Current Month 2011
Article Features
  Age Affects Short-Term Quality of Life After Breast Biopsy
Clinical Trial Finds Concurrent Therapy Not Necessary to Achieve High Pathological Remission in Breast Cancer
Compression Bandaging Comparable to Lymphatic Massage as Treatment for Lymphedema
Early Stages of Breast Cancer Could Soon Be Diagnosed From Blood Samples
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High-Fat Diet During Puberty Speeds Up Breast Cancer Development
Largest Ever Study of Male Breast Cancer Treatment Shows More Mastectomy, Less Radiation Than in Female Disease
Linking Risk Factors and Disease Origins in Breast Cancer
Machines Learn to Detect Breast Cancer
Manipulation of a Protein Could Help Stop the Spread of Cancer Cells
Molecule Common in Some Cancers, Rheumatoid Arthritis, Leads to Potential Therapy for Both
Mutations of Immune System Found in Breast Cancer
Negative BRCA Testing May Not Always Imply Lowered Breast Cancer Risk
Nurse Navigators Help Cancer Patients Cope Early in Care
Obesity Found to be Major Risk Factor in Developing Basal-Like Breast Cancer
Potential for Added Medical Benefits Uncovered for Widely Used Breast Cancer Drug
Prognostic Value of Baseline HRQOL for Survival for 11 Types of Cancer Pointed Out by New Study
Research Suggests That Combination of Plant Nutrients Kills Breast Cancer Cells
Researchers Discover a New Driver of Breast Cancer
Scientists Find Potential Cause for Deadly Breast Cancer Relapse
Study Identifies New Trigger for Breast Cancer Metastasis
Two New Studies Evaluate the Growing Use of Breast MRI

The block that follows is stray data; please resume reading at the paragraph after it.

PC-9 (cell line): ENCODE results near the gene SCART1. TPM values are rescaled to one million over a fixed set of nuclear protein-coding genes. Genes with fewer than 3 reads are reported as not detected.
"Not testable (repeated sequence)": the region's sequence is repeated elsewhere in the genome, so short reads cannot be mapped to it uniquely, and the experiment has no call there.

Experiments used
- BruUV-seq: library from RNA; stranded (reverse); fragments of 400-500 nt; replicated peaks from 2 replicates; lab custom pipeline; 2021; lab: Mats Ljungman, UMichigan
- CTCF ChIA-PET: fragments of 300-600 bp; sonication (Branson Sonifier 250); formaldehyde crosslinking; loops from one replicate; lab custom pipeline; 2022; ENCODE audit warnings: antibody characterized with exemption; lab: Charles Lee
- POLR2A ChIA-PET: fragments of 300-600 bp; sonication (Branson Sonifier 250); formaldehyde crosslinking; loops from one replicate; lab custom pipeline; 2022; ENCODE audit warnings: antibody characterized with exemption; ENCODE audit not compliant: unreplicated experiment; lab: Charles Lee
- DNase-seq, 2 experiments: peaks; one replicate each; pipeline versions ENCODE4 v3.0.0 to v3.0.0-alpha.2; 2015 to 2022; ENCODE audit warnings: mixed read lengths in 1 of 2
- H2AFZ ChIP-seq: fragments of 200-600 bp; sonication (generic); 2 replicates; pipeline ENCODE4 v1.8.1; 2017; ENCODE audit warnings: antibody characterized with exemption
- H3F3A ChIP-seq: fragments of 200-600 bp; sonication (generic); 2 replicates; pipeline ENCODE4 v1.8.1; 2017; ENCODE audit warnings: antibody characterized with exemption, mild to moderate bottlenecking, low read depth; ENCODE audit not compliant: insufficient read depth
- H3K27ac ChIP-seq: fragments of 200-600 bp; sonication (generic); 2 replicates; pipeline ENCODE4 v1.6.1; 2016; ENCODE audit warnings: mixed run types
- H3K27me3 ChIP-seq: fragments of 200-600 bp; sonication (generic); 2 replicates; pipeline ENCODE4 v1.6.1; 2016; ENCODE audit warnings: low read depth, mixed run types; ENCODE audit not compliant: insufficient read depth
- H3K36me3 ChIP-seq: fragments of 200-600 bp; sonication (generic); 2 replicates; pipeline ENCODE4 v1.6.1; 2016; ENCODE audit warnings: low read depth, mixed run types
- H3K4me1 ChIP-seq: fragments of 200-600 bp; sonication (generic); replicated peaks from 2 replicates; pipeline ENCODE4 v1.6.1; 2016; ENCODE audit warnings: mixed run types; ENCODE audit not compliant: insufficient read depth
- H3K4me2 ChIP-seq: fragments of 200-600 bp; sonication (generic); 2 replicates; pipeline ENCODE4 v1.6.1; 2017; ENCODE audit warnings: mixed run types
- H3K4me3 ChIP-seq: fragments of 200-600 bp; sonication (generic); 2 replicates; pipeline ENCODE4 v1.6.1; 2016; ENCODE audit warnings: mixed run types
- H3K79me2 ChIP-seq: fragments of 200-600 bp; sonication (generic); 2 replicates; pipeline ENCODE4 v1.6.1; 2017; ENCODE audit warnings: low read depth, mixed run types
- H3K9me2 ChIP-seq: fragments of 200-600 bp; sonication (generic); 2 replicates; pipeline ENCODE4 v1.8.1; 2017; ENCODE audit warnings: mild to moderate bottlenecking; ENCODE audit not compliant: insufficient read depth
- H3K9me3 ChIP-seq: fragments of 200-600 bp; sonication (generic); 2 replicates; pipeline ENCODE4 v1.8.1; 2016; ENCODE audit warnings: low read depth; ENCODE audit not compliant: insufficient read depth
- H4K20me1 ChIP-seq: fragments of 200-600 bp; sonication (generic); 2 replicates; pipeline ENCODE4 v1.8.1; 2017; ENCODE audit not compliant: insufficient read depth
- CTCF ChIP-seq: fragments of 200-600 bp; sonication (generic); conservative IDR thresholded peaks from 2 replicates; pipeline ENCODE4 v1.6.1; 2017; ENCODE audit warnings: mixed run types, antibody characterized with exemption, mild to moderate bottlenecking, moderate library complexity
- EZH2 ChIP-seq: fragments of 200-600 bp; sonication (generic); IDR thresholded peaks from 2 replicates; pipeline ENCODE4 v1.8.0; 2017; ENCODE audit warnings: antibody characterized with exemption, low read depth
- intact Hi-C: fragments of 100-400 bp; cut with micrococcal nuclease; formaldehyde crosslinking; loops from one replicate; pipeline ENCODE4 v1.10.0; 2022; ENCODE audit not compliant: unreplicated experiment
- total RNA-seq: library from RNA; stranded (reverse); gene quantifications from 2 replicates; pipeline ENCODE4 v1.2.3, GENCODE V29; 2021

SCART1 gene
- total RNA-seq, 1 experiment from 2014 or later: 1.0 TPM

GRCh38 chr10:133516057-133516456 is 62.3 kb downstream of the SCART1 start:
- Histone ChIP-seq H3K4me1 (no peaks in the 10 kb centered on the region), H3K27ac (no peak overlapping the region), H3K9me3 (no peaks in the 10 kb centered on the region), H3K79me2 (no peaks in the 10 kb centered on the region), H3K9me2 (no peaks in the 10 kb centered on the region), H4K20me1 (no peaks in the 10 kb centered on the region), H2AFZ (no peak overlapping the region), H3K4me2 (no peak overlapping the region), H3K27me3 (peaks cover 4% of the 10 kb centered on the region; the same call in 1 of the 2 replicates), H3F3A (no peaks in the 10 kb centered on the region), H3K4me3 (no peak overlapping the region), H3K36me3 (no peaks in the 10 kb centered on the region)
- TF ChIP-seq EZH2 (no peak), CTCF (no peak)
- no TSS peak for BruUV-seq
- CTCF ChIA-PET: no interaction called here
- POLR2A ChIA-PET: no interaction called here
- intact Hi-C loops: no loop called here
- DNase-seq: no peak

Women Who Are Prescribed Combination Hormone Replacement Therapy Should Use Caution When Taking Apigenin Supplements
Young Breast Cancer Patients with Poorer Financial Status May Experience Delays in Seeking Care


Two New Studies Evaluate the Growing Use of Breast MRI

The overall use of breast magnetic resonance imaging has increased, with the procedure most commonly used for diagnostic evaluations and screenings, according to two new studies published in JAMA Internal Medicine.

However, while breast MRI is being used increasingly, its sensitivity leads to higher false-positive rates and it is also more expensive. Guidelines from the American Cancer Society (ACS) indicate that breast MRI should be used to screen asymptomatic women at high-risk for breast cancer if they are known carriers of the BRCA gene mutation; first-degree relatives of a known BRCA gene mutation carrier who are themselves untested; or a women with more than a 20 percent lifetime risk of breast cancer, according to the study background.

In the first study, Karen J. Wernli, Ph.D., of the Group Health Research Institute, Seattle, and colleagues examined the patterns of breast MRI in U.S. community practice from 2005 through 2009 with data collected from five national Breast Cancer Surveillance Consortium registries.

Study results show the overall rate of breast MRI nearly tripled from 4.2 to 11.5 examinations per 1,000 women from 2005 through 2009. The procedure was most commonly used for diagnostic evaluation (40.3 percent), followed by screening (31.7 percent). Women who underwent screening breast MRI were more likely to be younger than 50 years old, white, nulliparous (never had a baby), have a personal history of breast cancer, a family history of breast cancer and extremely dense breast tissue.

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